By Lansana Gberie
As Charles Taylor awaits the outcome of his appeal after being sentenced to 50 years in prison for war crimes and crimes against humanity, Lansana Gberie responds to Taylor’s attempt to defend his actions in Sierra Leone.
On 16 May, convicted war criminal, Charles Taylor, delivered a 30-minute speech – part plea for clemency, part lubricious defence of his actions, and part grandstanding – before his trial judges at The Hague as he awaits sentencing on 30 May. Because the address has been seized upon by crypto pro-Revolutionary United Front’s (RUF) activists and supporters to discredit the carefully-deliberated ruling against Taylor, it is important to respond to the key claims made therein. I will be quoting in this article from the summary judgment: the final judgment will be far more detailed, and for that reason far more devastating.
So I’ll begin by reminding readers of the main legal finding against Taylor. The Trial Chamber in its judgment on 26 April found Taylor ‘beyond reasonable doubt’ to be ‘criminally responsible’ for aiding and abetting the commission of war crimes and crimes against humanity. The judges wrote that they were satisfied that ‘as of August 1997′ Taylor ‘knew of the atrocities being committed against civilians in Sierra Leone by the RUF/AFRC forces and of their propensity to commit crimes’. Notwithstanding this knowledge, Taylor ‘continued to provide support to the RUF and RUF/AFRC forces during the period that crimes were being committed in Sierra Leone. The Trial Chamber therefore finds beyond reasonable doubt that [Taylor] knew that his support to the RUF/AFRC would provide practical assistance, encouragement or moral support to them in the commission of crimes during the course of their military operations in Sierra Leone’.
The judges found that ‘in addition to planning and advising’ the RUF and rogue soldiers of the so-called Armed Forces Ruling Council (AFRC) ‘on the Kono-Freetown operation’ including with respect to the gruesome invasion of Freetown in January 1999, Taylor ‘provided military and other support’ to make the attacks and subsequent atrocities possible. Taylor ‘facilitated the purchase and transport of a large shipment of arms and ammunition from Burkina Faso in around November 1998 which was used in the attacks on Kono and Kenema in December 1998, where further arms and ammunition were captured. These arms and ammunition were in turn sent to the troops in Freetown in January 1999 and also used by the RUF and AFRC in joint attacks on the outskirts of Freetown’. In addition to this crucial support, Taylor ‘also sent personnel in the form of at least four former Sierra Leone Army (SLA) fighters who participated in the attack on Kono, as well as 20 former NPFL fighters who were part of the forces under the command of Gullit that entered Freetown, and a group of 150 fighters with Abu Keita (a former ULIMO member), known as the Scorpion Unit, who participated in the attack on Kenema’. During the mass atrocities in Freetown in January 1999, Taylor’s ‘subordinates in Liberia also transmitted ’448 messages’ to RUF forces to warn them of impending ECOMOG jet attacks. These messages originated in both Sierra Leone and Liberia’. Taylor, the judges wrote, ‘held a position of authority amongst the RUF and RUF/AFRC’.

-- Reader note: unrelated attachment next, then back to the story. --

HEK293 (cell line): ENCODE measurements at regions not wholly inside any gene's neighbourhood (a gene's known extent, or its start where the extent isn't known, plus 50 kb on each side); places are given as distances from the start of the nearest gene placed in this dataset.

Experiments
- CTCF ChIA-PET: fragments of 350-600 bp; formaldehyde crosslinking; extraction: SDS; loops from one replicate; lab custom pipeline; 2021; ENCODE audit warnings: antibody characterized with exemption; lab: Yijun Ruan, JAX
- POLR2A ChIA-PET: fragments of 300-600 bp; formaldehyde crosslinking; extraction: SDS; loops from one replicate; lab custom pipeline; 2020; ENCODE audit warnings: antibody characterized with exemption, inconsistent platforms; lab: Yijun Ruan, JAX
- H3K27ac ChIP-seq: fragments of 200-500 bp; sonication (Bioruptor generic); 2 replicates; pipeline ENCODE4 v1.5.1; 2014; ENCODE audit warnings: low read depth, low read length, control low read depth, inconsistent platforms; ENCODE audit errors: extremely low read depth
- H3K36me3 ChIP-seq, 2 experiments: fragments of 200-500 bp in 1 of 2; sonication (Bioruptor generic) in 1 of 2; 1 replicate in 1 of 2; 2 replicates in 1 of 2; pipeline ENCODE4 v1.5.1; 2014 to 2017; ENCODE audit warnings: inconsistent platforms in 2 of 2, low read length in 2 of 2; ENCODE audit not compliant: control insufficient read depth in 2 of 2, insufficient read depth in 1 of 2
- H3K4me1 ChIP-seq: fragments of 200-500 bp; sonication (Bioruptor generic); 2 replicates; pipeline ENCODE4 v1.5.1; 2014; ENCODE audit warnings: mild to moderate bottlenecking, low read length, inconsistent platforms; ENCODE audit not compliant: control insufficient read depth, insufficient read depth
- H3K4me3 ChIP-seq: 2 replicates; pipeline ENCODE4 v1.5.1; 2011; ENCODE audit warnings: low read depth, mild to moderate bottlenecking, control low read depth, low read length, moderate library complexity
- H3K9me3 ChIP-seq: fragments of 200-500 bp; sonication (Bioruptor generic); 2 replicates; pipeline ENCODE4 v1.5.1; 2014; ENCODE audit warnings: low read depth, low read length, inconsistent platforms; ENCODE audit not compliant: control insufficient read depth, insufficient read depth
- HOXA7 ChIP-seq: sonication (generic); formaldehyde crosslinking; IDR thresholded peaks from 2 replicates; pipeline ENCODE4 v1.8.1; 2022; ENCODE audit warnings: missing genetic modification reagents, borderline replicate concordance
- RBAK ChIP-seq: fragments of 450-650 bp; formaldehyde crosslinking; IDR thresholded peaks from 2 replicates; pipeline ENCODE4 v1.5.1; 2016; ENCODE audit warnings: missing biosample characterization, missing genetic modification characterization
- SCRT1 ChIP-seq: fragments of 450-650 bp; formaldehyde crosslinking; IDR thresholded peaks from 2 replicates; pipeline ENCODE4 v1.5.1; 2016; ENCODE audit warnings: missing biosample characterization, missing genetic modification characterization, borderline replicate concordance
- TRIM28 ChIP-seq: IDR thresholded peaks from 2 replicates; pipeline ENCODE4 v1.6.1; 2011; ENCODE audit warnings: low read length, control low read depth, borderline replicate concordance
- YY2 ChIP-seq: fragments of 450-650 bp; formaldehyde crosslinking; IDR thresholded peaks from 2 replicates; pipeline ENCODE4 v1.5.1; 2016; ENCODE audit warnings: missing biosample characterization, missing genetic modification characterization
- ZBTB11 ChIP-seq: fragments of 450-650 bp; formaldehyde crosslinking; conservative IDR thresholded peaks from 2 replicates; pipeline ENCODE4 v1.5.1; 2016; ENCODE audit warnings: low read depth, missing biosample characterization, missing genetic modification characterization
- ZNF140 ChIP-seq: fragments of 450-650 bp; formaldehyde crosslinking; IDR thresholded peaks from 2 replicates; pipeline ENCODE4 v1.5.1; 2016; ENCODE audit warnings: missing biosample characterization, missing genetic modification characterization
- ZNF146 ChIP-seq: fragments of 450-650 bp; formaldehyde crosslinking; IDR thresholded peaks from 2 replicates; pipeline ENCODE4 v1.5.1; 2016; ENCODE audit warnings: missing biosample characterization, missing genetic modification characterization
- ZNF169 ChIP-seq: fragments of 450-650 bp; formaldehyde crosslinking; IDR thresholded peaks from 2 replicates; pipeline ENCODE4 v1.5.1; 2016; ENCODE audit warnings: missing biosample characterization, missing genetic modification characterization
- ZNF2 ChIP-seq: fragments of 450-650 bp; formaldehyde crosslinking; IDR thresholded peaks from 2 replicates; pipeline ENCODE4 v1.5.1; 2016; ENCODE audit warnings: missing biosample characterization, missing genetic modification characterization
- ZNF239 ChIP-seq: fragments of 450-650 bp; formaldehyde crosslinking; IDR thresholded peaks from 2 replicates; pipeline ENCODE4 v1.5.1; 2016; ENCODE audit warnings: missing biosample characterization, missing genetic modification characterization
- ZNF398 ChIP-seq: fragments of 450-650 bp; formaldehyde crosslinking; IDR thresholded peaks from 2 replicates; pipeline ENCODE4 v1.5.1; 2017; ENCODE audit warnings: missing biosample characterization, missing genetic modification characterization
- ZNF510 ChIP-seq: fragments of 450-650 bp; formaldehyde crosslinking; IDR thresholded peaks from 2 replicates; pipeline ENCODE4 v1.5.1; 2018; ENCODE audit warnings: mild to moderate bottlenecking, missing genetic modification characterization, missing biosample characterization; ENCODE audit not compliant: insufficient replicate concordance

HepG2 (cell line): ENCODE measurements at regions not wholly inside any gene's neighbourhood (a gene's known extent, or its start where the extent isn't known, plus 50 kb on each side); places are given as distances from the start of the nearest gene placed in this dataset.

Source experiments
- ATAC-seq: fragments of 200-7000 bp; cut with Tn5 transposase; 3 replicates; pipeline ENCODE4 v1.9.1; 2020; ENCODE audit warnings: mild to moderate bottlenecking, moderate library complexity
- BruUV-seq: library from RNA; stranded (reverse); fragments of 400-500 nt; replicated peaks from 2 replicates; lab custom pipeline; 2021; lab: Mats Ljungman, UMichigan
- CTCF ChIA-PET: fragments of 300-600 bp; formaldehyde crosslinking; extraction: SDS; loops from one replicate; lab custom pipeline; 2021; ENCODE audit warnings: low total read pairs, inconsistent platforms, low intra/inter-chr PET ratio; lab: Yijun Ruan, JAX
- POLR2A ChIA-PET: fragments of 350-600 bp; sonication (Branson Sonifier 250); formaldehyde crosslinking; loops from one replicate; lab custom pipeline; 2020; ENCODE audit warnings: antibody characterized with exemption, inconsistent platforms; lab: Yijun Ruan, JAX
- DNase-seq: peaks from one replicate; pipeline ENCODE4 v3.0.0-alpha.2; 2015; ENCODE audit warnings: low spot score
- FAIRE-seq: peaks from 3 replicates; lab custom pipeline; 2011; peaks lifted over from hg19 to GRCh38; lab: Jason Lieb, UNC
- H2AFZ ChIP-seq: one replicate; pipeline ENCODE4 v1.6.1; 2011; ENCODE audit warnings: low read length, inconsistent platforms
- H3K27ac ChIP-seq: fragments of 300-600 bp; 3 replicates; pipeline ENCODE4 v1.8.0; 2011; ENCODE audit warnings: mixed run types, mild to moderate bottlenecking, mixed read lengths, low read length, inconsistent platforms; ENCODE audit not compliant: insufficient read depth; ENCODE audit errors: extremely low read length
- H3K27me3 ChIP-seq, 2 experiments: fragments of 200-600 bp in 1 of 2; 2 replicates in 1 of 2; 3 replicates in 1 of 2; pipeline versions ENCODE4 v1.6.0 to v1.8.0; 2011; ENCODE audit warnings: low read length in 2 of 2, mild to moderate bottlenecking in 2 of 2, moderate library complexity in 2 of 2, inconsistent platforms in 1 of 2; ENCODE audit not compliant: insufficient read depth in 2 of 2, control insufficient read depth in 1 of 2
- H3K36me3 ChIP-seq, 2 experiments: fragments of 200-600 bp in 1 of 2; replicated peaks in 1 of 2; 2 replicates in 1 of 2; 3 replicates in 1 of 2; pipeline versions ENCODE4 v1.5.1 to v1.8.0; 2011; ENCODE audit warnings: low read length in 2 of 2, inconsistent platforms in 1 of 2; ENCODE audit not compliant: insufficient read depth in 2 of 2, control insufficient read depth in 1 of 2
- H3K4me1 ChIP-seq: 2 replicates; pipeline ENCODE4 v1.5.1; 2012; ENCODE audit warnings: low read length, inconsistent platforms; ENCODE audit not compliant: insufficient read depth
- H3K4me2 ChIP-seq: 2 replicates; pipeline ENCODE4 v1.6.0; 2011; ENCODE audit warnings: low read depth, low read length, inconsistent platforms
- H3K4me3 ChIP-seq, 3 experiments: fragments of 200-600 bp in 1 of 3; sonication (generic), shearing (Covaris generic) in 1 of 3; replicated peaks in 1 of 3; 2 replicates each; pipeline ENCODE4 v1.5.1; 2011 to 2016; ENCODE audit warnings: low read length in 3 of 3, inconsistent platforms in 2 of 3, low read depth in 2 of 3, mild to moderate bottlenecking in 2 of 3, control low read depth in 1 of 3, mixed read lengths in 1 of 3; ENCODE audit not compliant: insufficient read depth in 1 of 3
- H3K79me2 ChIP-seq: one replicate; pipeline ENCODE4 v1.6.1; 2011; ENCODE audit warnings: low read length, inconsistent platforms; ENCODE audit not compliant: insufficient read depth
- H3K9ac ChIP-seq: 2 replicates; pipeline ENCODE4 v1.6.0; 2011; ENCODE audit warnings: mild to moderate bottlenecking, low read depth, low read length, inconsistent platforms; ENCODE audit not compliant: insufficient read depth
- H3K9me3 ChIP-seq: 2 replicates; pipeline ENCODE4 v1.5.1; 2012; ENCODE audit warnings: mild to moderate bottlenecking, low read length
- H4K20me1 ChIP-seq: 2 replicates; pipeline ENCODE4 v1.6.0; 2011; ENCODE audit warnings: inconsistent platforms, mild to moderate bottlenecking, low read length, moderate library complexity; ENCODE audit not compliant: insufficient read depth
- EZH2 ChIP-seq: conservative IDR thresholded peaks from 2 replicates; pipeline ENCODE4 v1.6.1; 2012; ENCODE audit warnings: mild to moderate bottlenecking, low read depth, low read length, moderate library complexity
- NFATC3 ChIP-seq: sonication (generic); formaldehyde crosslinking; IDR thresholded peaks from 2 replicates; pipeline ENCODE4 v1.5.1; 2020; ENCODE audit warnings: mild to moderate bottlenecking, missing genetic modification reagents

There are other devastating findings by the judges, but these alone from any reasonable point justify the severest of punishments. Those who affect to contrive a hierarchy of guilt wherein ‘aiding and abetting’ is somewhat venial should note that the attacks on Freetown in January 1999 alone led to the murder of about 6,000 people, the crude amputation of hundreds of people (including babies), and the burning down of a large part of the city by the rebels. The verdict in this case concludes that Taylor made that attack happen.